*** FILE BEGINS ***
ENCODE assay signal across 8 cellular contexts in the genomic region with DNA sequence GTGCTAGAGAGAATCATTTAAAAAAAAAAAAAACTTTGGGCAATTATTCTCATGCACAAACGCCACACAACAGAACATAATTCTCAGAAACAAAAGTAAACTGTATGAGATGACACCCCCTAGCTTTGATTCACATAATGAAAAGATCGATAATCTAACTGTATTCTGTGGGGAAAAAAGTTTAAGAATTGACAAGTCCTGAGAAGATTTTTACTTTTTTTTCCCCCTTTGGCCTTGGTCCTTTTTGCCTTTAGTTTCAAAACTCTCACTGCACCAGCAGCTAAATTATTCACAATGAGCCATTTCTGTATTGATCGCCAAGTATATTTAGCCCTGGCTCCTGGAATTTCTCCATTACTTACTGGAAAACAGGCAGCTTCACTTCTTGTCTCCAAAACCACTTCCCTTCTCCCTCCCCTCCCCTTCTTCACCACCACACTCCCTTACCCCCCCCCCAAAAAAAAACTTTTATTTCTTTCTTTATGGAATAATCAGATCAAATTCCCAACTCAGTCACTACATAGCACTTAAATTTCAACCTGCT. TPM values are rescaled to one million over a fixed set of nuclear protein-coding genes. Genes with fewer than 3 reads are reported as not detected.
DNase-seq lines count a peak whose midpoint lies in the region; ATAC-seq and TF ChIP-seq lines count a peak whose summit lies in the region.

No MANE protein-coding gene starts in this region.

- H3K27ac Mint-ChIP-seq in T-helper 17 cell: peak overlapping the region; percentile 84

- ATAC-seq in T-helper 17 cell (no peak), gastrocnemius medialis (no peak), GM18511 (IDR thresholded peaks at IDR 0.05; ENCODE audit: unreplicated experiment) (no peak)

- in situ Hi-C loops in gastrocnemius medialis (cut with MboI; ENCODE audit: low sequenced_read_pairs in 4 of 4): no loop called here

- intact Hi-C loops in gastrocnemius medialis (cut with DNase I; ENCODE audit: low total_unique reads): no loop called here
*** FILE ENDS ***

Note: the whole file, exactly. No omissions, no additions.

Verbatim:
ENCODE assay signal across 8 cellular contexts in the genomic region with DNA sequence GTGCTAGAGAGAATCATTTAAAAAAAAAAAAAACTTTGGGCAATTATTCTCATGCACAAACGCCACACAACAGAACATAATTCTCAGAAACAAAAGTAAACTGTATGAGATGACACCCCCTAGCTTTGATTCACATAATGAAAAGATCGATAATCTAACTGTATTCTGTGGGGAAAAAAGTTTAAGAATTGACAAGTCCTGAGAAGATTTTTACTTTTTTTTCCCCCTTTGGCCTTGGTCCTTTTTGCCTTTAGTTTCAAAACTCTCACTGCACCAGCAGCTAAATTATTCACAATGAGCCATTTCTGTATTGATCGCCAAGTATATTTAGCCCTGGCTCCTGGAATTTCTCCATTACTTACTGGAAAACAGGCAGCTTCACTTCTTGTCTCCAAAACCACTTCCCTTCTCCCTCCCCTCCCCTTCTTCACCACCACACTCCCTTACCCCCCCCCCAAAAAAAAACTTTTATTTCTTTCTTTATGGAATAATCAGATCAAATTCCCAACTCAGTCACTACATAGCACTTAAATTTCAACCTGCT. TPM values are rescaled to one million over a fixed set of nuclear protein-coding genes. Genes with fewer than 3 reads are reported as not detected.
DNase-seq lines count a peak whose midpoint lies in the region; ATAC-seq and TF ChIP-seq lines count a peak whose summit lies in the region.

No MANE protein-coding gene starts in this region.

- H3K27ac Mint-ChIP-seq in T-helper 17 cell: peak overlapping the region; percentile 84

- ATAC-seq in T-helper 17 cell (no peak), gastrocnemius medialis (no peak), GM18511 (IDR thresholded peaks at IDR 0.05; ENCODE audit: unreplicated experiment) (no peak)

- in situ Hi-C loops in gastrocnemius medialis (cut with MboI; ENCODE audit: low sequenced_read_pairs in 4 of 4): no loop called here

- intact Hi-C loops in gastrocnemius medialis (cut with DNase I; ENCODE audit: low total_unique reads): no loop called here